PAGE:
MS Access and MySQL/connecting

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It is possible to use Microsoft Access as a client – or as an intermediary for Visual Basic code – while using MySQL as the database engine. This provides a somewhat less bumpy migration path for VB/VBA applications.

The basic technique is to set up your MySQL server as a data source via ODBC. Then, in MS Access, you link to the tables you want in the ODBC data source.

Problems Solved

Update error

I ran into a problem writing records using DAO. On "Update", an error message stated that another user is trying to write to the same data. The error message:

MS Access error 3197.png

This happens under at least two different circumstances.

In one of them. the code was opening a new recordset each time, which apparently I could get away with when the database was local. I also added a timestamp field to the table as recommended here; it remains to be seen if that was necessary.

In another, I couldn't figure out why the message was occurring, but the data was actually being written properly, so I just inserted an "On Error" pair around the line where the error was occurring: <vb>On Error Resume Next ...update the record... On Error Goto 0</vb>

Another way to handle this, especially if there is any concern that the record is not always updating reliably, is to put use the following subroutine for updates: <vb>Public Sub UpdateRecord(iRec As Recordset)

   On Error Resume Next
   If Err.Number = 3197 Then
   ' do it again, and log the problem
       clsEventLog.LogEvent "UpdateRecord", iRec.Name, Err.Description, , True, False
   End If

End Sub</vb> This repeats the Update method (which is what the VB documentation recommends) and logs the problem. You will need to create your own logging code; clsEventLog is from the MS Access version of VbzCart.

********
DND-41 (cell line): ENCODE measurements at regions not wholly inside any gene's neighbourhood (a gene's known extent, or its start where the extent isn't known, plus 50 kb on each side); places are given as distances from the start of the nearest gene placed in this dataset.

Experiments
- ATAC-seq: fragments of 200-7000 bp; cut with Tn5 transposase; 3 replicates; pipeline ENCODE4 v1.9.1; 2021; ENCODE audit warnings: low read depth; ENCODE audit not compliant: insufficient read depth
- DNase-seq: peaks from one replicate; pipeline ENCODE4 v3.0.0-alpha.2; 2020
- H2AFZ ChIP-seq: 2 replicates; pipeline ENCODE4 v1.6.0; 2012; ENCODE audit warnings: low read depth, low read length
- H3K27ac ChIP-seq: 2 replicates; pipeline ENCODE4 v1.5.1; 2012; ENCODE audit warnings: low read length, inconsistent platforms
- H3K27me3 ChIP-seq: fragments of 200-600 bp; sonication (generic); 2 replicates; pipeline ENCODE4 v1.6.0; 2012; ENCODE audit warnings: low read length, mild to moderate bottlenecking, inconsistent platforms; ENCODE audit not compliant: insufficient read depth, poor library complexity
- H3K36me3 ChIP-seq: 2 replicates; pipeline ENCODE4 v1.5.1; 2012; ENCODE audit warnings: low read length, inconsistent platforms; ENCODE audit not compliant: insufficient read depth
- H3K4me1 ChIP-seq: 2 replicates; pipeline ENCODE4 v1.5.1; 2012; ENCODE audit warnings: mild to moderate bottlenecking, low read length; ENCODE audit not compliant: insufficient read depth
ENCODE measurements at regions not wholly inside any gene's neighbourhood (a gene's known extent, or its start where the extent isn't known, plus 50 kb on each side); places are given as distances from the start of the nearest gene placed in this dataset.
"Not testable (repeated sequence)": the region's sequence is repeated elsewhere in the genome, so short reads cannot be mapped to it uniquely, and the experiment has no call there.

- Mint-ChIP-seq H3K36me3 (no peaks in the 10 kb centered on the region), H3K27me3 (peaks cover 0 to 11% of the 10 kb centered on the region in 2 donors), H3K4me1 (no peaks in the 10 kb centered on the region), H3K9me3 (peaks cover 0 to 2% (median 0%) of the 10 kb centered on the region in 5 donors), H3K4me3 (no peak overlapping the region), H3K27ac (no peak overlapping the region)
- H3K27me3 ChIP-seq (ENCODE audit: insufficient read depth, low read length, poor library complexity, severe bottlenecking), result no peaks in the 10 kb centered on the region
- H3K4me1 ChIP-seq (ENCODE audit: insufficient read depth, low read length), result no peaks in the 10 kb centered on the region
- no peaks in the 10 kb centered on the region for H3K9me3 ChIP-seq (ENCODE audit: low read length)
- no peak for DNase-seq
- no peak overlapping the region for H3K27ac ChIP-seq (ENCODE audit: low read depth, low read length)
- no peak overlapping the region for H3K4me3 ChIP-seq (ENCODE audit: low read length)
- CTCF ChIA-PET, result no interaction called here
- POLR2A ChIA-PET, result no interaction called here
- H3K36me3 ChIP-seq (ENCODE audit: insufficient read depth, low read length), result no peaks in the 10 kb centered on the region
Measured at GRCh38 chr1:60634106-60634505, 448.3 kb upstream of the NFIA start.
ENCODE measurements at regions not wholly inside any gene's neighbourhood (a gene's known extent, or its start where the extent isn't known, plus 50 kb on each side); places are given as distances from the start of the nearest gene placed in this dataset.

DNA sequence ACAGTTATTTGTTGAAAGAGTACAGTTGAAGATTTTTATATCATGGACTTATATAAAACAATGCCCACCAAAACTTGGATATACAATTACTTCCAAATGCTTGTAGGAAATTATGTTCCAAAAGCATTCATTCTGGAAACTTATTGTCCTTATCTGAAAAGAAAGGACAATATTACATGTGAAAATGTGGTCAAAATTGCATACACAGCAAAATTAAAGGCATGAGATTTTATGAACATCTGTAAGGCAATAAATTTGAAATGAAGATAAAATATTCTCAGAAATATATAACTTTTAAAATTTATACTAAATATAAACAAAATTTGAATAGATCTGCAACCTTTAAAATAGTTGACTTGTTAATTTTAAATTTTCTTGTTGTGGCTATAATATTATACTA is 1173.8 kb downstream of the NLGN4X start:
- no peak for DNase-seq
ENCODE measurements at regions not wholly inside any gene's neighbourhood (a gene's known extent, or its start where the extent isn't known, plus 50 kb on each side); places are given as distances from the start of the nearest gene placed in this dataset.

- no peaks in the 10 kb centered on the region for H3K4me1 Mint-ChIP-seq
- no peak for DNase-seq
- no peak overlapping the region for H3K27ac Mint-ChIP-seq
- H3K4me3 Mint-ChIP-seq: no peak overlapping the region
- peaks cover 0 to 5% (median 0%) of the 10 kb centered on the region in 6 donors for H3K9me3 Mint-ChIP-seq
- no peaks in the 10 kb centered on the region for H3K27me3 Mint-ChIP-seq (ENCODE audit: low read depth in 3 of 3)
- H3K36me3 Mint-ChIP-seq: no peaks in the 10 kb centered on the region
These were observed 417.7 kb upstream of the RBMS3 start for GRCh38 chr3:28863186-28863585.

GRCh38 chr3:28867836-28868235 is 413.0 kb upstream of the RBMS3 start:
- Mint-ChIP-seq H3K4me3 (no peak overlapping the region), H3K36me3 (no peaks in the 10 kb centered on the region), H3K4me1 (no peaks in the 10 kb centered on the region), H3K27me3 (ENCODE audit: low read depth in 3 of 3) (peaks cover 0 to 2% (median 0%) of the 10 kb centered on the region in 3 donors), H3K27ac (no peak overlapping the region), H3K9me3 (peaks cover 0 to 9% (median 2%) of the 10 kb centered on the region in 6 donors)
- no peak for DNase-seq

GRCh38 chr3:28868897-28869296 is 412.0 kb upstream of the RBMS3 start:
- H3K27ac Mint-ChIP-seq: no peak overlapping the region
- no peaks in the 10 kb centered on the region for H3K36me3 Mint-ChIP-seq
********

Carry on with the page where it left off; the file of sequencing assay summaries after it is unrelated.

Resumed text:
Update 2009-04-11: Sometimes, even this doesn't work, and even manually updating the data by opening a window for the table in Access causes a write conflict dialog to appear -- where none of the options will allow your changes to be written. Rebooting the Windows machine may or may not solve the problem; you may have to go into MySQL and manually update the record, or execute an "UPDATE" in SQL.

FindFirst is slow

Opening an ODBC table as a DAO recordset and then using FindFirst() on that recordset can be immensely slow, taking minutes or hours for larger datasets. (This would seem to indicate that FindFirst() is requesting records one at a time and checking each one for a match, rather than passing the filter request to the remote server or even reading the entire dataset into memory before searching it.)

The alternative, which turns out to be very quick, is to use a query to open a recordset containing just the record(s) you want, using CurrentDb.OpenRecordset(). Even if each record is created and opened separately, this is still much faster than Recordset.FindFirst().